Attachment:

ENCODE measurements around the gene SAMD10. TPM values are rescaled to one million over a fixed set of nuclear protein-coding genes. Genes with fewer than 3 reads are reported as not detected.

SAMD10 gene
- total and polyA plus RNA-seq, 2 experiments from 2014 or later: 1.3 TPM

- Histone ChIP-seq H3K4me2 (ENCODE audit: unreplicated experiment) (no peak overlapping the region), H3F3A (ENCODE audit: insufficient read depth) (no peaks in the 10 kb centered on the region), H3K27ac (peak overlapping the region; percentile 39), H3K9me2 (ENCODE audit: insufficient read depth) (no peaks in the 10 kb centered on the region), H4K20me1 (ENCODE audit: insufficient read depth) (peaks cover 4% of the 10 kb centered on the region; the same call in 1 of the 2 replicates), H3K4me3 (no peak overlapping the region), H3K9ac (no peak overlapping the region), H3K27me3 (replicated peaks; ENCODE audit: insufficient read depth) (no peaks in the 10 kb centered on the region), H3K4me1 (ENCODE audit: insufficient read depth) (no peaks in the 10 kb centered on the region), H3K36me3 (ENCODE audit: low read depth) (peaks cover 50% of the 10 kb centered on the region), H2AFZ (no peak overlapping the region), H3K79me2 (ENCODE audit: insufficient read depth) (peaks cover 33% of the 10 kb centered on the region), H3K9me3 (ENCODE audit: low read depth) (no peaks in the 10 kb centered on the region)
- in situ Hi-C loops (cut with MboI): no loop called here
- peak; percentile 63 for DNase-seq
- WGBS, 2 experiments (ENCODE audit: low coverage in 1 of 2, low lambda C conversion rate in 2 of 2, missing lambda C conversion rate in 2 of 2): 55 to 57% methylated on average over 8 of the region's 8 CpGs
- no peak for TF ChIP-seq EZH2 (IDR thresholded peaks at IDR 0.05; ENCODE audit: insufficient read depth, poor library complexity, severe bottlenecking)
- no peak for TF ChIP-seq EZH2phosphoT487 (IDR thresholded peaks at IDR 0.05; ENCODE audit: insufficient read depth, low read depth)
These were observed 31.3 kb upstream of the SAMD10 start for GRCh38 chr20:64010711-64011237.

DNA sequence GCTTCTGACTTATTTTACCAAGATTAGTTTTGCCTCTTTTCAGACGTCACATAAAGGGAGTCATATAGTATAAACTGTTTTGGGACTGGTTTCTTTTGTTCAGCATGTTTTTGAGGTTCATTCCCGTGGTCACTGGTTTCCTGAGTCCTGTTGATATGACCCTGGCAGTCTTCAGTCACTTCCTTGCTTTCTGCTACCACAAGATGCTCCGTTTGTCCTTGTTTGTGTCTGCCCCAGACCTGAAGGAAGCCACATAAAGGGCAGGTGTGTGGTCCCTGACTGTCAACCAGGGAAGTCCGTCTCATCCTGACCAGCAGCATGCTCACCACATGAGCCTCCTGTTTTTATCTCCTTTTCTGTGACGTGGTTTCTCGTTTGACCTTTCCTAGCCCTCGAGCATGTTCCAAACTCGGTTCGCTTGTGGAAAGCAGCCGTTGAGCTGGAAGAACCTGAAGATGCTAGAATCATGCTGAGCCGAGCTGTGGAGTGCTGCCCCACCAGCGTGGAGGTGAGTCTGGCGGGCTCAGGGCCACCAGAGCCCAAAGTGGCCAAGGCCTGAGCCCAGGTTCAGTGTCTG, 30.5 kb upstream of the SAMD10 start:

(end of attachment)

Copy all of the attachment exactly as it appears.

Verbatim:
ENCODE measurements around the gene SAMD10. TPM values are rescaled to one million over a fixed set of nuclear protein-coding genes. Genes with fewer than 3 reads are reported as not detected.

SAMD10 gene
- total and polyA plus RNA-seq, 2 experiments from 2014 or later: 1.3 TPM

- Histone ChIP-seq H3K4me2 (ENCODE audit: unreplicated experiment) (no peak overlapping the region), H3F3A (ENCODE audit: insufficient read depth) (no peaks in the 10 kb centered on the region), H3K27ac (peak overlapping the region; percentile 39), H3K9me2 (ENCODE audit: insufficient read depth) (no peaks in the 10 kb centered on the region), H4K20me1 (ENCODE audit: insufficient read depth) (peaks cover 4% of the 10 kb centered on the region; the same call in 1 of the 2 replicates), H3K4me3 (no peak overlapping the region), H3K9ac (no peak overlapping the region), H3K27me3 (replicated peaks; ENCODE audit: insufficient read depth) (no peaks in the 10 kb centered on the region), H3K4me1 (ENCODE audit: insufficient read depth) (no peaks in the 10 kb centered on the region), H3K36me3 (ENCODE audit: low read depth) (peaks cover 50% of the 10 kb centered on the region), H2AFZ (no peak overlapping the region), H3K79me2 (ENCODE audit: insufficient read depth) (peaks cover 33% of the 10 kb centered on the region), H3K9me3 (ENCODE audit: low read depth) (no peaks in the 10 kb centered on the region)
- in situ Hi-C loops (cut with MboI): no loop called here
- peak; percentile 63 for DNase-seq
- WGBS, 2 experiments (ENCODE audit: low coverage in 1 of 2, low lambda C conversion rate in 2 of 2, missing lambda C conversion rate in 2 of 2): 55 to 57% methylated on average over 8 of the region's 8 CpGs
- no peak for TF ChIP-seq EZH2 (IDR thresholded peaks at IDR 0.05; ENCODE audit: insufficient read depth, poor library complexity, severe bottlenecking)
- no peak for TF ChIP-seq EZH2phosphoT487 (IDR thresholded peaks at IDR 0.05; ENCODE audit: insufficient read depth, low read depth)
These were observed 31.3 kb upstream of the SAMD10 start for GRCh38 chr20:64010711-64011237.

DNA sequence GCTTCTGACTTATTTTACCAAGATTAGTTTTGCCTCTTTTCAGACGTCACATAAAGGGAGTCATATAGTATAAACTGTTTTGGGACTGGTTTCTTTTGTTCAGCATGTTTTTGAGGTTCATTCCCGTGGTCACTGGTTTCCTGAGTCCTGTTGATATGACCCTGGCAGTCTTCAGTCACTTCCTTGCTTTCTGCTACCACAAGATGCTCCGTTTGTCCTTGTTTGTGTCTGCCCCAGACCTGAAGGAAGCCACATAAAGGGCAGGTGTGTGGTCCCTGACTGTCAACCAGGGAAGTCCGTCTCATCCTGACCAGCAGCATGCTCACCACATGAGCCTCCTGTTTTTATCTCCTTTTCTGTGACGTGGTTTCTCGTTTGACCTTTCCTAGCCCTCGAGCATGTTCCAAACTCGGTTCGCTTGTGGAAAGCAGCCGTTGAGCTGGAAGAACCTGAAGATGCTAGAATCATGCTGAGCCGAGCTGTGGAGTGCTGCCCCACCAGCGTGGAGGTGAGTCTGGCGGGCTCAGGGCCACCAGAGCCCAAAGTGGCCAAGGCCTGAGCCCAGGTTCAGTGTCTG, 30.5 kb upstream of the SAMD10 start: